In celebration of Black History Month this February, Buswell Library Archives & Special Collections highlights the transformational work of the Voice of Calvary Ministries, founded in Mendenhall, Mississippi by John M. Perkins – pastor, writer, and civil rights advocate.
The many reports, brochures, photographs, videos, oral history interviews, and correspondence available in Collection 362: Records of Voice of Calvary Ministries and Collection 367: Papers of John M. Perkins tell the story of a dynamic ministry that sought to emphasize evangelism in a context of holistic community development, economic distribution, and racial reconciliation.
The Voice of Calvary (VOC) Ministries and John Perkins’ vision for Christian community development began in the early 1960s following Perkins’ move back to his home state of Mississippi from a comfortable middle-class life in California. Although social action and community development became the keystone for the following sixty years of VOC ministry, Perkins did not arrive in Mendenhall with a vision for holistic evangelism. Feeling called both to Mississippi and ministry after his conversion in 1957, John Perkins simply returned to, as he described in a 1987 interview, “…Go back there and live among my people and be there…with the idea of just sharing the Gospel.” (CN 637, Tape 1).
However, as he traveled, preached, and taught in segregated communities and schools around Mississippi generally and Mendenhall particularly, Perkins continually encountered the pervasive economic, social, and racial discrimination experienced by many black communities in the South – an experience that Perkins was intimately familiar with from his own childhood growing up on a sharecropper farm in the nearby town of New Hebron, Mississippi.
From these encounters and with the help and support of long-time Mendenhall community members, like Mr. C. A. Buckley, a local farmer and future member of the VOC Board, Perkins began to build a vision and structure for evangelism that sought to minister to the whole person and whole community – addressing the physical and social realities of people’s lives as much as the spiritual.
Explaining the central mission of the Voice of Calvary Ministries, Perkins later summarized:
By responding to the needs that people feel most deeply, we can flesh out the meaning of the gospel we proclaim. Social actions become an integral part of evangelism.Brochure, The VOC Story, CN 362, Folder 26-8
In line with this vision, the founding of the Voice of Calvary church in 1964 was soon followed by the opening of VOC Ministries’ first development project in Mendenhall – a community store and cooperative farm. Over the next twenty years, this co-op was joined by a variety of community development projects in both Mendenhall and, after 1974, in VOC’s new headquarters in Jackson, Mississippi. Just a few of these projects included: the Voice of Calvary Bible Institute for leadership development and tutoring in 1968, the Christian Youth and Vocational Center in 1972, the Voice of Calvary Health Center in 1973, and the People Development Inc. for funding community housing and development in 1975.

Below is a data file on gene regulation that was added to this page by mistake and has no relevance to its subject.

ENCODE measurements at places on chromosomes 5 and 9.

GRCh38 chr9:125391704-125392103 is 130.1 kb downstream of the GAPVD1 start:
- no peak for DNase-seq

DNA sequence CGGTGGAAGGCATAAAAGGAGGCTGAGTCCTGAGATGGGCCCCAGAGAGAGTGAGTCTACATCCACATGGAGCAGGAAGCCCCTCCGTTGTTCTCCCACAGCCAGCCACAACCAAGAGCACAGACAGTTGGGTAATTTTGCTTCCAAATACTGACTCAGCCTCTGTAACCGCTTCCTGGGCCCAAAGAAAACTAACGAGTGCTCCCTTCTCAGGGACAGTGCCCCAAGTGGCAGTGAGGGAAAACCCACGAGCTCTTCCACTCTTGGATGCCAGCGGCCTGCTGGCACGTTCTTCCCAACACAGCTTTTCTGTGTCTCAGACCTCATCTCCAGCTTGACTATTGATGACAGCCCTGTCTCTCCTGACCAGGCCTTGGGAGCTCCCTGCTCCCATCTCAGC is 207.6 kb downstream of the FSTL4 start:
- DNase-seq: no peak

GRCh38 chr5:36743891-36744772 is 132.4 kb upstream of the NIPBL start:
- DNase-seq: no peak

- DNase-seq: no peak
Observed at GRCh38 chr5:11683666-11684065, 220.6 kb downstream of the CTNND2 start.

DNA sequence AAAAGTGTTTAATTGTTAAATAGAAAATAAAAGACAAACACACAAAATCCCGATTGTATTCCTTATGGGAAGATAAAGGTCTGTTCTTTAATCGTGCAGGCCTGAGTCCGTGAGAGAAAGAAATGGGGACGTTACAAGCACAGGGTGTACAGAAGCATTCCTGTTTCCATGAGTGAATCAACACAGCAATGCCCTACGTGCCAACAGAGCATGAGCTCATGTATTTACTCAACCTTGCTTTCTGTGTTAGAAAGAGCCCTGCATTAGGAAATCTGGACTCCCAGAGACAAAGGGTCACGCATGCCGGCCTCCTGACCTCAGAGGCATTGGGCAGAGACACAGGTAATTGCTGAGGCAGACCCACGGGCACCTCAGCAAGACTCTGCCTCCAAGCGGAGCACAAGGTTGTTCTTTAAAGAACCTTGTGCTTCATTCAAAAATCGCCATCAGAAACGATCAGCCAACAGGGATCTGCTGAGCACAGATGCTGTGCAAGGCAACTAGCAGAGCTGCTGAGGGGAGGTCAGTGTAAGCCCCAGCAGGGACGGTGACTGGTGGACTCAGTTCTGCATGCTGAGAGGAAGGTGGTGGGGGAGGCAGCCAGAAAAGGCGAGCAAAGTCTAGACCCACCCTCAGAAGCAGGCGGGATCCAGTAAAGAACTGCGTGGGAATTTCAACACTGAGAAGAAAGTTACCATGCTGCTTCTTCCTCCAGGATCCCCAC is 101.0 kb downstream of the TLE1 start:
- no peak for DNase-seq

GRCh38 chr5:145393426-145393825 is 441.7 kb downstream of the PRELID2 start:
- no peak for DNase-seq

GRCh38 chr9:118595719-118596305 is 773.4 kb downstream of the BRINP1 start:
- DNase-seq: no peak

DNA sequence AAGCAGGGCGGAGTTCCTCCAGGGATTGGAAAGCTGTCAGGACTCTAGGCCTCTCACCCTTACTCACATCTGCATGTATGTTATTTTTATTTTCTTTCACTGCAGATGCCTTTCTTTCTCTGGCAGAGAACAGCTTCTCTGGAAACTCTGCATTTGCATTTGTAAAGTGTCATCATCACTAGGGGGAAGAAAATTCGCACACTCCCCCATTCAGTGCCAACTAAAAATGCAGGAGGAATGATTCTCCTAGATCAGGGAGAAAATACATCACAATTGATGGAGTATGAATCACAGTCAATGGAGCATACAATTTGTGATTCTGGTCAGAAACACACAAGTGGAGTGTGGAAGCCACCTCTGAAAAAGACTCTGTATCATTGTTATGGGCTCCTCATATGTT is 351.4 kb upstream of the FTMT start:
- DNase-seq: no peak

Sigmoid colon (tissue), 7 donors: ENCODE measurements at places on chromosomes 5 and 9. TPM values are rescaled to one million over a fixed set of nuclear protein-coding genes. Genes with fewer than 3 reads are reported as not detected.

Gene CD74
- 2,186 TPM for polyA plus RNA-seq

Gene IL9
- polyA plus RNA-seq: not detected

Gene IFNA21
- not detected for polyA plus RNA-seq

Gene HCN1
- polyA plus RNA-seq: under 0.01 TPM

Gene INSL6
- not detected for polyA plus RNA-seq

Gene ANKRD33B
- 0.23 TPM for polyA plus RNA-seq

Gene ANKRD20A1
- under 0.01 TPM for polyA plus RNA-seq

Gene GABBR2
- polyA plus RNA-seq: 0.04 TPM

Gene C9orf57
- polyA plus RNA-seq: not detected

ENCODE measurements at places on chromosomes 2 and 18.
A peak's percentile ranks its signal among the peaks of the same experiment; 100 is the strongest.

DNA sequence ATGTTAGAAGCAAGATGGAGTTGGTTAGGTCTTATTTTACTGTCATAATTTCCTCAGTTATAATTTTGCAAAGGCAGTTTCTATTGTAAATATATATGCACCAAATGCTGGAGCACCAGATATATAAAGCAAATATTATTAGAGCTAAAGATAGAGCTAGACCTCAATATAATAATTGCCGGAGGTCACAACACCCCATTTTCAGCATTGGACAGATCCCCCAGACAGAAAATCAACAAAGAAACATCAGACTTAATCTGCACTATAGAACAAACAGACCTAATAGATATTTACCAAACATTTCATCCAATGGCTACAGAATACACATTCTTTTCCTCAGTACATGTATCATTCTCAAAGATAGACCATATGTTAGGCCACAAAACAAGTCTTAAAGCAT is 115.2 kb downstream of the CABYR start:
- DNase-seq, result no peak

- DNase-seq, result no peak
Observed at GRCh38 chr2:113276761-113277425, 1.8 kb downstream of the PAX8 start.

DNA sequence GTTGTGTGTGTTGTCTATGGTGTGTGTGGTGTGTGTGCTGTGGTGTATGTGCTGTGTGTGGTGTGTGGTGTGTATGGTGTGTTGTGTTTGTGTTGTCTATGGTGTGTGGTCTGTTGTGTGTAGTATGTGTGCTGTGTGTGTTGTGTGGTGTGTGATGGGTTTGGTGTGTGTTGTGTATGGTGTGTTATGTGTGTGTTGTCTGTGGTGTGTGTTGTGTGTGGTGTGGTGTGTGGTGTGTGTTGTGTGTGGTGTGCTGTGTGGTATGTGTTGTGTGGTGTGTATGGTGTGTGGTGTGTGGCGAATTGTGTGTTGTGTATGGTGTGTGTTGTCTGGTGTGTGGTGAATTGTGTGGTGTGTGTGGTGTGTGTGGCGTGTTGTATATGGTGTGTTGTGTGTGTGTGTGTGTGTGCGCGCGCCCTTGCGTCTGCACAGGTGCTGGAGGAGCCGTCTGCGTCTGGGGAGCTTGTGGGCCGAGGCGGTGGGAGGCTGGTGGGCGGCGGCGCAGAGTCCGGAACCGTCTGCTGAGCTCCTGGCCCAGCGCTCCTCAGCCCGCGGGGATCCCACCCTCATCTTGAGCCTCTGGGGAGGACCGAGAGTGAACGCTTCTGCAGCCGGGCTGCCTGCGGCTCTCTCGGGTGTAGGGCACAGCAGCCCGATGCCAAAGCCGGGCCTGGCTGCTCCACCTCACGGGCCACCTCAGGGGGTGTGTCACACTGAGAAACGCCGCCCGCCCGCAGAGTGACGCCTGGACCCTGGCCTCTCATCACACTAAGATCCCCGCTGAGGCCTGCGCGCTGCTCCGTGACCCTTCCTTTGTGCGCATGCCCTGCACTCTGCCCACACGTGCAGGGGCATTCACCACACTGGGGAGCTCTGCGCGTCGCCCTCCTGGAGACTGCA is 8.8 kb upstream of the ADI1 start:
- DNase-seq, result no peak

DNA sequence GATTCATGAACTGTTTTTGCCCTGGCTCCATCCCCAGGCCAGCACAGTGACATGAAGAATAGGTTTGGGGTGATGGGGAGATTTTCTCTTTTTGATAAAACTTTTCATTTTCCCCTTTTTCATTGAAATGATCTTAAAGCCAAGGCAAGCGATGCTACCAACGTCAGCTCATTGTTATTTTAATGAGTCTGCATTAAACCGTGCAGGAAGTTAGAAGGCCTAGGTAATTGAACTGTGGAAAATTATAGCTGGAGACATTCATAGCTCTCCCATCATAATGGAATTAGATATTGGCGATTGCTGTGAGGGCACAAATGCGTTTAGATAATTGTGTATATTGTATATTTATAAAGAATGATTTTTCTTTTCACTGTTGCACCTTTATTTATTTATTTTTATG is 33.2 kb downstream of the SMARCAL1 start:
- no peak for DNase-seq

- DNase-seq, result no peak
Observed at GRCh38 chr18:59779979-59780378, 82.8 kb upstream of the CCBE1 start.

Responding to the needs of the black community in Mendenhall also necessarily included addressing the widespread injustices of segregation, discrimination, and racial violence in the American South. As part of their holistic gospel response to this reality, John Perkins and the Voice of Calvary Ministries were actively involved in the civil rights movement, engaging in voter registration drives, community boycotts, and marches throughout the 1960s and 70s.
During one of these economic boycotts in late 1969, John Perkins, along with other VOC members, was arrested and jailed in Mendenhall. While in police custody, he was severely beaten and spent the first few months of 1970 in the hospital.
Recovering from this pain and trauma, John Perkins turned – not to hate or despair – but to greater efforts in Christian love, forgiveness, and racial reconciliation. Throughout his ministry, Perkins worked to reach out to white church leaders, pastors, and community organizers, both to challenge complacency in continued discriminatory practices and to encourage new relationships and ideas. Through these conversations, Perkins and the Voice of Calvary Ministries sought to develop programs that specifically addressed racial reconciliation in the local church, including Bible studies, volunteer projects, counseling, and a new magazine, The Reconciler, first distributed in the fall of 1977.
Although retiring from an active role in Voice of Calvary Ministries in 1981 and moving back to California in 1982, over the years John Perkins has been and continues to be a man of quiet, but profound influence. Authoring several popular books, including Let Justice Roll Down and A Quiet Revolution, Perkins also served on President Reagan’s Task Force on Hunger in 1983 and helped found the Christian Community Development Association (CCDA), a support network for evangelical congregations and organizations involved in social justice and community programs.
More information regarding John Perkins and Voice of Calvary Ministries can be found in a series of oral history interviews conducted by the Archives with current and former staff of VOC Ministries in 1987, including Collection 366: Oral History Interview with Lemuel Tucker (past VOC President), Collection 368: Oral History Interview with Vera Mae Perkins, Collection 370: Oral History Interview with Melvin R. Anderson (Director of People Development Inc. and later VOC President) and Collection 373: Oral History Interview with Dolphus Weary (past Executive-Director for VOC-Mendenhall).